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Say I have acetohydrazide ($\ce{CH3CONHNH2}$).

Is it possible, that when I add an acid, an intramolecular condensation reaction occurs, forming the cyclic compound 3-methyl-1⁠H-diazirine:

3-methyl-1H-diazirine

Furthermore, in general, the mechanism of such a reaction is nucleophilic substitution, right?

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    $\begingroup$ Nope, no chance. Three-atomic rings are extremely strained, even more so with double bonds in the ring, so they form only in reactions with extremely high-energetic particles, such as carbenes. $\endgroup$
    – permeakra
    Feb 18, 2015 at 15:09
  • $\begingroup$ But if we, for a second, discount the strain factor, such a reaction will be possible right? $\endgroup$
    – Lexicon
    Feb 18, 2015 at 15:23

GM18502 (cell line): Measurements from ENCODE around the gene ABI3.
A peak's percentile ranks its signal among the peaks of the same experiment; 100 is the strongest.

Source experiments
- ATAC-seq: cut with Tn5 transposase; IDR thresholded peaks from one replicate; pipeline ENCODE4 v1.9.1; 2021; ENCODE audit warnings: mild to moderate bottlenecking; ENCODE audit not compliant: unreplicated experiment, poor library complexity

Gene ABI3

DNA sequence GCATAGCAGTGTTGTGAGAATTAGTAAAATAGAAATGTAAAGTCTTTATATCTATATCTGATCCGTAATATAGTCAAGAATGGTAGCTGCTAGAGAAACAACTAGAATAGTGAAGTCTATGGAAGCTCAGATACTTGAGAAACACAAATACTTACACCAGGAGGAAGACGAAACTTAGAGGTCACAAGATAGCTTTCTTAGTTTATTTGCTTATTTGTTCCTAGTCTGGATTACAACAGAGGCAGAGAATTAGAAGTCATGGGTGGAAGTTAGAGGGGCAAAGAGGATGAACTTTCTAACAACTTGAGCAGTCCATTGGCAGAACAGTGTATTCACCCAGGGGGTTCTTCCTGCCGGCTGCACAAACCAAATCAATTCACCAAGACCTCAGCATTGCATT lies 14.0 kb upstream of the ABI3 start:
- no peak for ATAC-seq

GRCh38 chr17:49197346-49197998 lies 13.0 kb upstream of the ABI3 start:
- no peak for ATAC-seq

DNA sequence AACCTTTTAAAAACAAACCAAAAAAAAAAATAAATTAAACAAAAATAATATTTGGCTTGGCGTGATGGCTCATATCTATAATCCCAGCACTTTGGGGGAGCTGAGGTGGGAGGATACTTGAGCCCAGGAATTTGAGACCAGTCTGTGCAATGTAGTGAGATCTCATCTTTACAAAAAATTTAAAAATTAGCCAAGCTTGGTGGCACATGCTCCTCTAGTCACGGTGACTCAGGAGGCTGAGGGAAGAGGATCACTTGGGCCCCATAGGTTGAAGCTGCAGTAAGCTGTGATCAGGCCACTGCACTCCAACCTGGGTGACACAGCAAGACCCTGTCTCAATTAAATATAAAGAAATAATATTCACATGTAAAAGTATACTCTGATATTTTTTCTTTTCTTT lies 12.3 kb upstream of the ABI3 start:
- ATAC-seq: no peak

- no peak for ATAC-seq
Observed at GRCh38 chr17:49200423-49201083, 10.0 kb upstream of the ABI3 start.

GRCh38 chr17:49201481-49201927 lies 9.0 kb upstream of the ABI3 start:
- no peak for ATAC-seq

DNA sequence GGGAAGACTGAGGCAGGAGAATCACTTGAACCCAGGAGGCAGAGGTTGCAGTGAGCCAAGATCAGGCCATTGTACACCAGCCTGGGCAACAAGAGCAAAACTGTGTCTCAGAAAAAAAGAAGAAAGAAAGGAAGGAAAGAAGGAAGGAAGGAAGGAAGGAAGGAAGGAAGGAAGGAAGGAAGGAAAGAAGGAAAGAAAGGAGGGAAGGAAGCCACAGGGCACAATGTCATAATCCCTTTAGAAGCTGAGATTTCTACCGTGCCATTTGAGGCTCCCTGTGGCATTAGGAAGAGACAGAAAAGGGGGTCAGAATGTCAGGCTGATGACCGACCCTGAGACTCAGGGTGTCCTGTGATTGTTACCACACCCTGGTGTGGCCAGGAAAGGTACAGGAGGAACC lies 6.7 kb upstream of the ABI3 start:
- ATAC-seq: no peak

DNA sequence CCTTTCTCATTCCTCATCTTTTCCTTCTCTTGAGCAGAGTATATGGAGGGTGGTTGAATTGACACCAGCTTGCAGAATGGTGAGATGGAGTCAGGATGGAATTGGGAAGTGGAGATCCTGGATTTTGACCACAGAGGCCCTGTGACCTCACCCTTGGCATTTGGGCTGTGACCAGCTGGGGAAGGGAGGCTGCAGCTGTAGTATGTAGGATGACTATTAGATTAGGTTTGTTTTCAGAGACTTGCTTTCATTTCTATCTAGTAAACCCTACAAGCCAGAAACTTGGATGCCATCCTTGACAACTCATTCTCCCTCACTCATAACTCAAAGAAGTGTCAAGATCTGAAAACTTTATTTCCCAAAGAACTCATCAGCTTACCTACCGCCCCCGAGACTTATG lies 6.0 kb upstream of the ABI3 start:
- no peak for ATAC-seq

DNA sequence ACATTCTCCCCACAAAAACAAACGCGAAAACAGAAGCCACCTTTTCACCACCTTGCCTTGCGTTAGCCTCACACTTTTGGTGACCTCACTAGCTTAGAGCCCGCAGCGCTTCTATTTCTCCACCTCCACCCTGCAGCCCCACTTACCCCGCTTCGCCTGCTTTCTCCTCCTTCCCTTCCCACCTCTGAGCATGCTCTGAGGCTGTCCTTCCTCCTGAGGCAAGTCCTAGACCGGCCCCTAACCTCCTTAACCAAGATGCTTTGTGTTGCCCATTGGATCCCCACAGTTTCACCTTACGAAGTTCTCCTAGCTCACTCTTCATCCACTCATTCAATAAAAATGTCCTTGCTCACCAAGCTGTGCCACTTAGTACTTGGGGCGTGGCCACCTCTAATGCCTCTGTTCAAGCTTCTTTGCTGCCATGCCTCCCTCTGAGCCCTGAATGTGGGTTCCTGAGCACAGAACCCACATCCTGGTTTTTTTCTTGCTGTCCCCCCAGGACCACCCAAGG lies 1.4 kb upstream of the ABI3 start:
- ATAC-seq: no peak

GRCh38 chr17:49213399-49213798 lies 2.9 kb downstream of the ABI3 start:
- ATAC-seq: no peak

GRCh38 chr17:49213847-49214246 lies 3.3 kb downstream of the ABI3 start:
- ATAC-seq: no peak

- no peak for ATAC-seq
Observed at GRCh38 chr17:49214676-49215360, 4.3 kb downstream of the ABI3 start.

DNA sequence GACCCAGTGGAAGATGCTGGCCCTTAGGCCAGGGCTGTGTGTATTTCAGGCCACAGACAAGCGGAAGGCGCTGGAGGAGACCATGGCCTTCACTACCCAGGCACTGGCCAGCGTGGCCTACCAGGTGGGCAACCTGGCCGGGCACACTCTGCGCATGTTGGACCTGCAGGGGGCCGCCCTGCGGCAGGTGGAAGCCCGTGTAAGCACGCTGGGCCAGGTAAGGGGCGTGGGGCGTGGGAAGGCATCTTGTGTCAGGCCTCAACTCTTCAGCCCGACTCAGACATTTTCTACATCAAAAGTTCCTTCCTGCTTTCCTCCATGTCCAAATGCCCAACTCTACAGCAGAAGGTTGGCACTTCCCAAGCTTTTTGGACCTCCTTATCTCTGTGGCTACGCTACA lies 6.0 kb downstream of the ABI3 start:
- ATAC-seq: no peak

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    $\begingroup$ Your starting material is a hydrazide. Where is the semicarbazone? $\endgroup$ Feb 18, 2015 at 15:34
  • $\begingroup$ @DhananjayGupta The usual synthesis of imidazole (see wiki for the structure) involves condensation of o-phenylenediamine with formic acid. But you can't dismiss strain factor here. $\endgroup$
    – permeakra
    Feb 18, 2015 at 16:05
  • $\begingroup$ To avoid the strain, it would be much more likely for an intermolecular condensation to occur. $\endgroup$
    – jerepierre
    Feb 18, 2015 at 17:51

1 Answer 1

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Your reaction product is a double bond isomer of a diazirine.

Halogene-substituted derivatives of the latter are typically prepared via oxidation of amidines with hypochlorites (Graham oxidation).

Heating your hydrazide in an aqueous solution of a mineral acid will only turn it to the corresponding carboxylic acid.

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